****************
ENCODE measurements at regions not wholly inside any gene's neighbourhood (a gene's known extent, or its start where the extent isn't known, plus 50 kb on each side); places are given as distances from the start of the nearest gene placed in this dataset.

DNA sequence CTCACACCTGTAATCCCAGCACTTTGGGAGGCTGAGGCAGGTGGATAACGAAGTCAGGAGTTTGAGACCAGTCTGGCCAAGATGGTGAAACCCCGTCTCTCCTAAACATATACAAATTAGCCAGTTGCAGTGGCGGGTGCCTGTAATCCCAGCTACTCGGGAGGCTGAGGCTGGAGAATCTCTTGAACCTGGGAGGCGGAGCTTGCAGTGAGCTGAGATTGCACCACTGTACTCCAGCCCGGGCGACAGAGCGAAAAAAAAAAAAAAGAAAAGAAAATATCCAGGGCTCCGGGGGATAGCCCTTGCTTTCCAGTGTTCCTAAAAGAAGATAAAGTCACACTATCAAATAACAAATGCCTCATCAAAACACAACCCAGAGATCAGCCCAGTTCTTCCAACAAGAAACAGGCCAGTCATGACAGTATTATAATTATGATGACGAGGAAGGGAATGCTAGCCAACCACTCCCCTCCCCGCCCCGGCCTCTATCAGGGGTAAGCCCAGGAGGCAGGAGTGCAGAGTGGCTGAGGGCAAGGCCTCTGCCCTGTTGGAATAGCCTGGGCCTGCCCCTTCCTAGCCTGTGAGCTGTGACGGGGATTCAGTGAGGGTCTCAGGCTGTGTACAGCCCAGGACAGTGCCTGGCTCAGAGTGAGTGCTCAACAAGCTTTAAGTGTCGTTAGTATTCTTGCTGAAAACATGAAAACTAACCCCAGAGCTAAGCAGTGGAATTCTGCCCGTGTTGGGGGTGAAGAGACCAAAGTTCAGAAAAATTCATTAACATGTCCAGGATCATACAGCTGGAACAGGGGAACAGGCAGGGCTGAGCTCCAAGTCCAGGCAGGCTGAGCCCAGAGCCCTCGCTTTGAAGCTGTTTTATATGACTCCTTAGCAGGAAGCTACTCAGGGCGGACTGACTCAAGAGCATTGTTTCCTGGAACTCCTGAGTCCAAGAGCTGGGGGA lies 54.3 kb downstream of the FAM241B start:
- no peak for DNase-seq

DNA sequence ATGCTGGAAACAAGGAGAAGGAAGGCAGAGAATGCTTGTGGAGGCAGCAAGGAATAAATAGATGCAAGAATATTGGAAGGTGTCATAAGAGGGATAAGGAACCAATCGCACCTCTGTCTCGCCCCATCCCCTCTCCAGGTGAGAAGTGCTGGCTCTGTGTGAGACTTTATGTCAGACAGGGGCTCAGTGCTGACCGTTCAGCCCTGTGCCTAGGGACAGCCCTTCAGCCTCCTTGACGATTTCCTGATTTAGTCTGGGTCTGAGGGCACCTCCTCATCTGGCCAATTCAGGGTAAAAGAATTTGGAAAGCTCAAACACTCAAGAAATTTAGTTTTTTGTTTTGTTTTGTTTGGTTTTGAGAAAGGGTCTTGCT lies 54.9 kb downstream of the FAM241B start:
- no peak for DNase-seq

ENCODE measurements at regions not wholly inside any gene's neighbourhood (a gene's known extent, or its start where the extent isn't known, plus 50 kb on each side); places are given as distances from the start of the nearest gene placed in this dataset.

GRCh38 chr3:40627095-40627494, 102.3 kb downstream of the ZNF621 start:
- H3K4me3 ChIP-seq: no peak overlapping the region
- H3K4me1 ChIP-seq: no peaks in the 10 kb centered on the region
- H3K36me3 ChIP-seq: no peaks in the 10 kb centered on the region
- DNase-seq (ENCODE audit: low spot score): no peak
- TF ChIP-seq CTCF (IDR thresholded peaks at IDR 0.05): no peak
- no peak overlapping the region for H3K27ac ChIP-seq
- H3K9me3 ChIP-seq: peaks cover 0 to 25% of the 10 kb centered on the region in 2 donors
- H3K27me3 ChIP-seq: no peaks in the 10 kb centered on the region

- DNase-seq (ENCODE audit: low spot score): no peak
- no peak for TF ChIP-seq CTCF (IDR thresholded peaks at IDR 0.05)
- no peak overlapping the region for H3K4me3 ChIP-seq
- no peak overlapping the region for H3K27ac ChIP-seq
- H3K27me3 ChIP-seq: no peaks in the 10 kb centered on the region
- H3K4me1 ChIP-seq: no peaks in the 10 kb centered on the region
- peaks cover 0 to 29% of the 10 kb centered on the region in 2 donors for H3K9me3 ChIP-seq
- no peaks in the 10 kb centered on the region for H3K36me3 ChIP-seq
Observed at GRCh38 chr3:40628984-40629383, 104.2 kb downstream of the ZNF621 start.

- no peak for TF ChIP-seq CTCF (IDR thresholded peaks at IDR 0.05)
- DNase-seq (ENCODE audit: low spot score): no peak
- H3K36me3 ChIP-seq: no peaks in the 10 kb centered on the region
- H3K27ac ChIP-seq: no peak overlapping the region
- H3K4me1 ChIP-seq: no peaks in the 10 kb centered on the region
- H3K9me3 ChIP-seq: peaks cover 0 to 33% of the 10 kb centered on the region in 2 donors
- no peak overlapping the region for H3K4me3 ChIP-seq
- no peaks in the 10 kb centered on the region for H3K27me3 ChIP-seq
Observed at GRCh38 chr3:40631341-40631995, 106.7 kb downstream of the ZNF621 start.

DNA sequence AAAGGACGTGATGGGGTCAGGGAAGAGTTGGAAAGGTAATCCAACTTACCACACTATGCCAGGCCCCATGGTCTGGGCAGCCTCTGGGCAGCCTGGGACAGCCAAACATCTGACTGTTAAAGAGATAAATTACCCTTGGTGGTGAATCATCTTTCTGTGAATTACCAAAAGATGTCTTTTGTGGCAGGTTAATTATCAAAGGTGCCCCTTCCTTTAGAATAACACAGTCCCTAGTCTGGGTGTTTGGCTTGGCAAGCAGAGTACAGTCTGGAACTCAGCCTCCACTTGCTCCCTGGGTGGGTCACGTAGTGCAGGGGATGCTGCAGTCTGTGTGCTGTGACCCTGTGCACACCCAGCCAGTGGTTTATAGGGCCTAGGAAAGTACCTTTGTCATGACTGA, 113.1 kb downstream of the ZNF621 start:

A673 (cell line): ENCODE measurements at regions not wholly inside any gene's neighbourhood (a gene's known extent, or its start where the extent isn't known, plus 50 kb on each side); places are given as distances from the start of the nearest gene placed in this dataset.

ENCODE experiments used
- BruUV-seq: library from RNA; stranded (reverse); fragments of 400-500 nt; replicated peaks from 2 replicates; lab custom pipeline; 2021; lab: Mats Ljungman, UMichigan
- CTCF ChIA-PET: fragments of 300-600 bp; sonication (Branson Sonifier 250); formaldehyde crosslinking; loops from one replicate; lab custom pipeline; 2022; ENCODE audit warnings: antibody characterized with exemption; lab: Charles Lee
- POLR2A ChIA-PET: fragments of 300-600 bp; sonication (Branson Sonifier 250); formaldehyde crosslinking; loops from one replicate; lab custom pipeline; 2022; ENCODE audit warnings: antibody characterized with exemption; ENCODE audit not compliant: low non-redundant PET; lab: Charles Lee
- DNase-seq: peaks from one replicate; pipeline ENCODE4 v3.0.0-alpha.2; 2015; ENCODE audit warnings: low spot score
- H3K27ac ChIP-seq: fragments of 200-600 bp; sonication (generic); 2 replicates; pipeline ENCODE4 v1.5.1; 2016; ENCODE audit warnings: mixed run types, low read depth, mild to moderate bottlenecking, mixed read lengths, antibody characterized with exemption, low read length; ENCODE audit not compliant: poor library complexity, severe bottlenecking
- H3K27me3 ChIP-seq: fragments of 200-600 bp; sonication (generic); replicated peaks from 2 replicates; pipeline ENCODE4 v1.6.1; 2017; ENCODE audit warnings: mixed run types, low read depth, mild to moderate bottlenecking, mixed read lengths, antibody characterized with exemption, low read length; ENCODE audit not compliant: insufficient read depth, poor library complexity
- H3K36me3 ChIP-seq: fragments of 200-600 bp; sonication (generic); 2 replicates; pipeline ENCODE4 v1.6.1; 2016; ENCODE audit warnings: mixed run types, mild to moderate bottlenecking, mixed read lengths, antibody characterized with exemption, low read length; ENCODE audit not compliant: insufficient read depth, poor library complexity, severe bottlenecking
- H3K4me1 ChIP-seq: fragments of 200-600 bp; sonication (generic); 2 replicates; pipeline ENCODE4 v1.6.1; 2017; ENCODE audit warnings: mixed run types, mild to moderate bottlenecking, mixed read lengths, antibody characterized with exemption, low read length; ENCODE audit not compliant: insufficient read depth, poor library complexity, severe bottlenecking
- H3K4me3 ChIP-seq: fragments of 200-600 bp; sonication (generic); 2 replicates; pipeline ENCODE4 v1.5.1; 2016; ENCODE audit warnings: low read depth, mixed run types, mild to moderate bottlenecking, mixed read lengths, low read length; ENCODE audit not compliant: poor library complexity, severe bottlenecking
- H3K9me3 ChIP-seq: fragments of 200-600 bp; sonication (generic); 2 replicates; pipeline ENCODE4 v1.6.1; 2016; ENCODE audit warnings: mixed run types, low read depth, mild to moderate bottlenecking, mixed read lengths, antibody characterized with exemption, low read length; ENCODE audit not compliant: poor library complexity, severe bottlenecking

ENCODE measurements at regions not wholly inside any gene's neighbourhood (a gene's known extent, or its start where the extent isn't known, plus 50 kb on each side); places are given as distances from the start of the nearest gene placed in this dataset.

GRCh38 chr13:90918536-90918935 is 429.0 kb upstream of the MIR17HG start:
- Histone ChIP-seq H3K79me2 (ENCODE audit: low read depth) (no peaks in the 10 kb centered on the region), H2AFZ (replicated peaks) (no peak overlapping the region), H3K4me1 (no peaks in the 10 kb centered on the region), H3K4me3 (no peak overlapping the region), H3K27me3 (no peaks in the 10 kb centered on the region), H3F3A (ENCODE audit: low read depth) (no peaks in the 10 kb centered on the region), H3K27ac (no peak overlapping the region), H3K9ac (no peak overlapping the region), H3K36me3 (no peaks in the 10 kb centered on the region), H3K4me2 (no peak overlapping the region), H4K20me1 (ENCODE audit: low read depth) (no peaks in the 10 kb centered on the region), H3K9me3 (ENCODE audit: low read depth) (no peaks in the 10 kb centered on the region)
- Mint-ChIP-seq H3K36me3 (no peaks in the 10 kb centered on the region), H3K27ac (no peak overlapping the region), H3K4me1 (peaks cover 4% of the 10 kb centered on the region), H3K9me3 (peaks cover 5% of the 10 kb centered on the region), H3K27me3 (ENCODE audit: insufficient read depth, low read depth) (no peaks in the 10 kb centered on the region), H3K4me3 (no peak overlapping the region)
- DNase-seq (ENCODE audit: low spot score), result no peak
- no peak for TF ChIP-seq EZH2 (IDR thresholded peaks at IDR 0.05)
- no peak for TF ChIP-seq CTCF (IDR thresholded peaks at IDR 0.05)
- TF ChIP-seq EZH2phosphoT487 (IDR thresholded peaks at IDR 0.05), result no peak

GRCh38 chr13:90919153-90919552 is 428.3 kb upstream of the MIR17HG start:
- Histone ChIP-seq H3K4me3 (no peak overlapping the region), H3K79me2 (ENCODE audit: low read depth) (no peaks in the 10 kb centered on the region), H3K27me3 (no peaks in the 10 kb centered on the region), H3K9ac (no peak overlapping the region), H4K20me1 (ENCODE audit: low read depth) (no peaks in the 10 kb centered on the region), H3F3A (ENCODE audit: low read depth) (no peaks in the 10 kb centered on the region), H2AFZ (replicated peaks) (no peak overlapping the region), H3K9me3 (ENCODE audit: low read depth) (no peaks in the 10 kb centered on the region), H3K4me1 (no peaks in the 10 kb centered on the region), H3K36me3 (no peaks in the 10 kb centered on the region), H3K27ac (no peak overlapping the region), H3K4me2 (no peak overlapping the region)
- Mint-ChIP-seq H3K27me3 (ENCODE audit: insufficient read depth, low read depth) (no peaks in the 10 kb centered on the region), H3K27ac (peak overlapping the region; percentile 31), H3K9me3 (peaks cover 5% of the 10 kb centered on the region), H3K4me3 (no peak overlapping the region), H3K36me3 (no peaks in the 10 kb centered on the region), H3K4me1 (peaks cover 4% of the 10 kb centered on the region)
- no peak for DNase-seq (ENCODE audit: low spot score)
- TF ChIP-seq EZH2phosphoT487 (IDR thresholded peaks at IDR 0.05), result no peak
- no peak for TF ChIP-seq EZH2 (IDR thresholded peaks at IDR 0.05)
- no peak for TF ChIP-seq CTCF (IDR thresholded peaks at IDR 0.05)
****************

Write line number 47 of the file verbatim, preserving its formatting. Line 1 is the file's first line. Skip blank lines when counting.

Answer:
ENCODE measurements at regions not wholly inside any gene's neighbourhood (a gene's known extent, or its start where the extent isn't known, plus 50 kb on each side); places are given as distances from the start of the nearest gene placed in this dataset.